Miles Davis (Final of 2)

The first Miles Davis post is here. In an earlier post about jazz I featured a number called “E.S.P.” from Miles’ second great quintet (1964-1968.) What’s interesting to me is how Miles expanded his sound shortly thereafter and become such a force in what came to be deemed jazz-rock or fusion, a topic I discussed in yet another previous post.  (And no I’m not ignoring “Kind of Blue” which came out in the late ’50s. That album is so iconic that I’ll be doing a separate post on it in one of my upcoming “Featured Albums” write-ups).

Miles’ first foray into electric music was with the album “Miles in the Sky” (1968). On this record, in addition to Wayne Shorter on tenor sax and Tony Williams on drums, three electric instruments were introduced: electric piano (Herbie Hancock), electric bass (Ron Carter), and electric guitar (George Benson).

(It’s notable, though, that even though Miles perhaps wanted to capture some of the energy of rock, every one of the guys on this session were jazz players, not rock musicians.). The following tune, “Stuff,” is the first number on the album. (I guess I’m a traditionalist. This song doesn’t really kick in for me till Shorter starts on sax some ten minutes in).

It’s been said that with the album “In a Silent Way,” (1969) Miles truly began his electric period. During the sixties, he had been listening to artists such as Sly Stone, Jimi Hendrix, James Brown and Parliament/Funkadelic. To me, he seemed like an artist who had a “been there, done that” attitude towards his own music.

Having already gone through every other genre of jazz, it was time to take a new turn. And I think that while he was very much a jazzer, he could see that there was something exciting going on in rock that he wanted to capture.  (And he was very open to change and indifferent as to whether or not his music received his peers’ approbation).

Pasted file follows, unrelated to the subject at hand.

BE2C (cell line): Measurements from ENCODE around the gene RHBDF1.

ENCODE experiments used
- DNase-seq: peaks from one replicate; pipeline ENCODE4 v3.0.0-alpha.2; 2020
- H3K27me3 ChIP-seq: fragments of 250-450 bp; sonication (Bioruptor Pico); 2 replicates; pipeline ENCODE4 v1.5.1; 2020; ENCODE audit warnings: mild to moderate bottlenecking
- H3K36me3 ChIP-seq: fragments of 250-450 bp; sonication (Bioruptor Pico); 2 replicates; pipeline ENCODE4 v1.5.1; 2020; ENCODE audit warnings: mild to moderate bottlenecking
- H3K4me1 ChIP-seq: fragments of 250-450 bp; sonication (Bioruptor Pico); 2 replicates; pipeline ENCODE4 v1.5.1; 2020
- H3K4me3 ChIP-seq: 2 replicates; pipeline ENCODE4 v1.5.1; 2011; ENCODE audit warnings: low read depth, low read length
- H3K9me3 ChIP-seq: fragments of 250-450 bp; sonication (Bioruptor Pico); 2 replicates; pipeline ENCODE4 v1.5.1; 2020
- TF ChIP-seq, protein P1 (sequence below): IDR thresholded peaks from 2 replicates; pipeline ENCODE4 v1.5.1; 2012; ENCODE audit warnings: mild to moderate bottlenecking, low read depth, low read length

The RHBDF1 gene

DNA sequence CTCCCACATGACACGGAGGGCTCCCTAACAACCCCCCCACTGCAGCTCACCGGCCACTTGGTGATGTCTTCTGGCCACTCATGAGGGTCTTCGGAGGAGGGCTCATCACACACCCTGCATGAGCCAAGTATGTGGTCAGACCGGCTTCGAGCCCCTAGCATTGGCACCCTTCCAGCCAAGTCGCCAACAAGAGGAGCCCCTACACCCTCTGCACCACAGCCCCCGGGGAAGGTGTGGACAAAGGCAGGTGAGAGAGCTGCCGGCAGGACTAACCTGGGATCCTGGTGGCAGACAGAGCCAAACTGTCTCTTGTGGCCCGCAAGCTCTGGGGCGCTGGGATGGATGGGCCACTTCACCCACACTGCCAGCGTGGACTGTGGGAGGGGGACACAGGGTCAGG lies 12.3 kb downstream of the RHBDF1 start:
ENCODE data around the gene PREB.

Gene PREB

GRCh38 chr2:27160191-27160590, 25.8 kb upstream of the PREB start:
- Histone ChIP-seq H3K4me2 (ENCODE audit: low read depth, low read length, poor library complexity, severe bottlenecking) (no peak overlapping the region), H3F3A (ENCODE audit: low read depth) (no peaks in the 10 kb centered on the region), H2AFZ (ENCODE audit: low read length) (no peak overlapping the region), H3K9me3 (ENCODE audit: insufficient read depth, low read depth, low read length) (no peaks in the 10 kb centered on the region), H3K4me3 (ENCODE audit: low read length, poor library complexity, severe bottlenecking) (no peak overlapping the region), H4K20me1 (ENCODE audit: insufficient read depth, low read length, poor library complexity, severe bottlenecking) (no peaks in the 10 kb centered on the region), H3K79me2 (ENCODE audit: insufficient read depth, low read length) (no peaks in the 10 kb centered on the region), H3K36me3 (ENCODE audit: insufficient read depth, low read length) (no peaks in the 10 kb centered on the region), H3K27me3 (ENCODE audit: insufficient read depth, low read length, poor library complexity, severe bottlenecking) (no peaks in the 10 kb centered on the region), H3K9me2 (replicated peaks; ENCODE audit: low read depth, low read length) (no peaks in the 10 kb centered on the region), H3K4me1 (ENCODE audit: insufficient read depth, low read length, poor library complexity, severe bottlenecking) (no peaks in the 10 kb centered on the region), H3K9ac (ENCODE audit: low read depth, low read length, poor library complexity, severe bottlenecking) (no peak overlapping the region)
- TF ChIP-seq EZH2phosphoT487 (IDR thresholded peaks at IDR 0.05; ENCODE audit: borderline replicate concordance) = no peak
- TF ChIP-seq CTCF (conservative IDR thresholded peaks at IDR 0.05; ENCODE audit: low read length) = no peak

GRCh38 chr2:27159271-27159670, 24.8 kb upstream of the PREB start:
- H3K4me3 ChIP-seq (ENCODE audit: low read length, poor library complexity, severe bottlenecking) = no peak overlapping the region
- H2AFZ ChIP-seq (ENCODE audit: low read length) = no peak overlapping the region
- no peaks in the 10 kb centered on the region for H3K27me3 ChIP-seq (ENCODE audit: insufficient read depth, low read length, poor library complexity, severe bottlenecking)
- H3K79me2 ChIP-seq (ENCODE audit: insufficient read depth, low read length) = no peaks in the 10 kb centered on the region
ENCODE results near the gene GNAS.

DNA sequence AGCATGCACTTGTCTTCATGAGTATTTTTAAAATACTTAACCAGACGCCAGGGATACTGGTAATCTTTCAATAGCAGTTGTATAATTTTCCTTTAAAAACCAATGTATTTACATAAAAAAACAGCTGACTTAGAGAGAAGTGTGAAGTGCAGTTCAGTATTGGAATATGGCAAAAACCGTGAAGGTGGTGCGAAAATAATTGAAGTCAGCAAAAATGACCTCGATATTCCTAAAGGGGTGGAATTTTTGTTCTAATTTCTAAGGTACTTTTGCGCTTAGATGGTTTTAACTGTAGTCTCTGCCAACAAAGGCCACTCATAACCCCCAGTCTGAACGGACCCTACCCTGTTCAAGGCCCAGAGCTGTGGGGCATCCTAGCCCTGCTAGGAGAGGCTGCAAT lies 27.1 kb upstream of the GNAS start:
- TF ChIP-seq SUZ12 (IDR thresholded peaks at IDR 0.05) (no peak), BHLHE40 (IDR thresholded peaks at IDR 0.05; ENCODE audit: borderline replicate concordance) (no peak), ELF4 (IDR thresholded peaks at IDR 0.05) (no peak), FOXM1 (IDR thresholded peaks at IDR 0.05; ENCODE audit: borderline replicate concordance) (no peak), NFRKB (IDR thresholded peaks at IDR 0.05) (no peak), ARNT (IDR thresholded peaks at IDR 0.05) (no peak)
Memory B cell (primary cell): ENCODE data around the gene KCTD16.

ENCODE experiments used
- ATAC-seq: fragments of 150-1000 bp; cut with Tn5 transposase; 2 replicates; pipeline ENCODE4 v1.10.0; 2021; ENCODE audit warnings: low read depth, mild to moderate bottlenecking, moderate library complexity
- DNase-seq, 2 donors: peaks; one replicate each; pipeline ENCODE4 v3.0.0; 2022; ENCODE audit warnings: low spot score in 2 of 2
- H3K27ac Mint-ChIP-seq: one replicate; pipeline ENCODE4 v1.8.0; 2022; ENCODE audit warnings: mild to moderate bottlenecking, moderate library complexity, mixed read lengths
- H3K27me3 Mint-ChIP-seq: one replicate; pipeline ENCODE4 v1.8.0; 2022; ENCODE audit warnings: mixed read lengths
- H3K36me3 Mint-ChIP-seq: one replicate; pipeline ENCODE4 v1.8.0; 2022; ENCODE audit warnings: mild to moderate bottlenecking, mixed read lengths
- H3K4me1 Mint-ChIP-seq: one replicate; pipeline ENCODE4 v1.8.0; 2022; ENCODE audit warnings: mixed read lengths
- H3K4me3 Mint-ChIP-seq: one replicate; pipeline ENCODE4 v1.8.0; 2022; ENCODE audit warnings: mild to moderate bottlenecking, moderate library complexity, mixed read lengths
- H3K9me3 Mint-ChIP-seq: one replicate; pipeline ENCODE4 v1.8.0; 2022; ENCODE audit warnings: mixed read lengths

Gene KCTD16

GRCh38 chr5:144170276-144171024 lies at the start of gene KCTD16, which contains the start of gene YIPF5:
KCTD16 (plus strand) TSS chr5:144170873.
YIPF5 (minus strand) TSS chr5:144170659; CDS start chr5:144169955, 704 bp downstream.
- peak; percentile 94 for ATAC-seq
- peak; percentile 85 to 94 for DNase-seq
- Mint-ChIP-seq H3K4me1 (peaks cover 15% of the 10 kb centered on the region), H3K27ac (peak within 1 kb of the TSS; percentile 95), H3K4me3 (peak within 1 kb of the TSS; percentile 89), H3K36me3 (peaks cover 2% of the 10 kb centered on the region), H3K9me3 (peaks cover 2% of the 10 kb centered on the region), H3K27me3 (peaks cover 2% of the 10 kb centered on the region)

The next track, “Shhh/Peaceful.” has the following personnel: Davis, Wayne Shorter (soprano sax), John McLaughlin (guitar), Chick Corea (electric piano), Herbie Hancock (electric piano), Joe Zawinul (organ), Dave Holland (double bass), Tony Williams (drums).

And so we come to “Bitches Brew,” which may be the most celebrated Miles fusion album ever. (My nephew – who never met a Marilyn Manson or Nine Inch Nails song he didn’t like, really likes this album).

Wikipedia says this: “Though Bitches Brew was in many ways revolutionary, perhaps its most important innovation was rhythmic. The rhythm section for this recording consists of two bassists (one playing bass guitar, the other double bass), two to three drummers, two to three electric piano players, and a percussionist, all playing at the same time.”

This album was very influential and in fact many of the players on it (and the previous albums), became the jazz/rock lions of the ’70’s, arguably this genre’s real heyday. This track is “Miles Runs the Voodoo Down.” It is significant in part because Wayne Shorter and Joe Zawinul play on it and they would go on to found the seminal fusion ensemble Weather Report.

Given Miles’s prodigious multi-decade output, I could probably do several more posts on him alone. But as mentioned, I’ll do one more down the road on “Kind of Blue” and leave it at that. (Or maybe, hmm, “Sketches of Spain” as well.)

2 thoughts on “Miles Davis (Final of 2)

  1. Miles just leads to more Miles. ‘Bitches Brew’ was my intro to his music so I have a strong connection to that style. I went nuts and got everything I could grab at the time. ‘Get Up With It’…etc. Plus all the stuff you mentioned above. I went back and discovered his earlier stuff later. Well done piece Jim. Keep checking in with the Davis stuff. ( Watched ‘Play Misty For Me” a while back. Zawinul is in a concert scene.)

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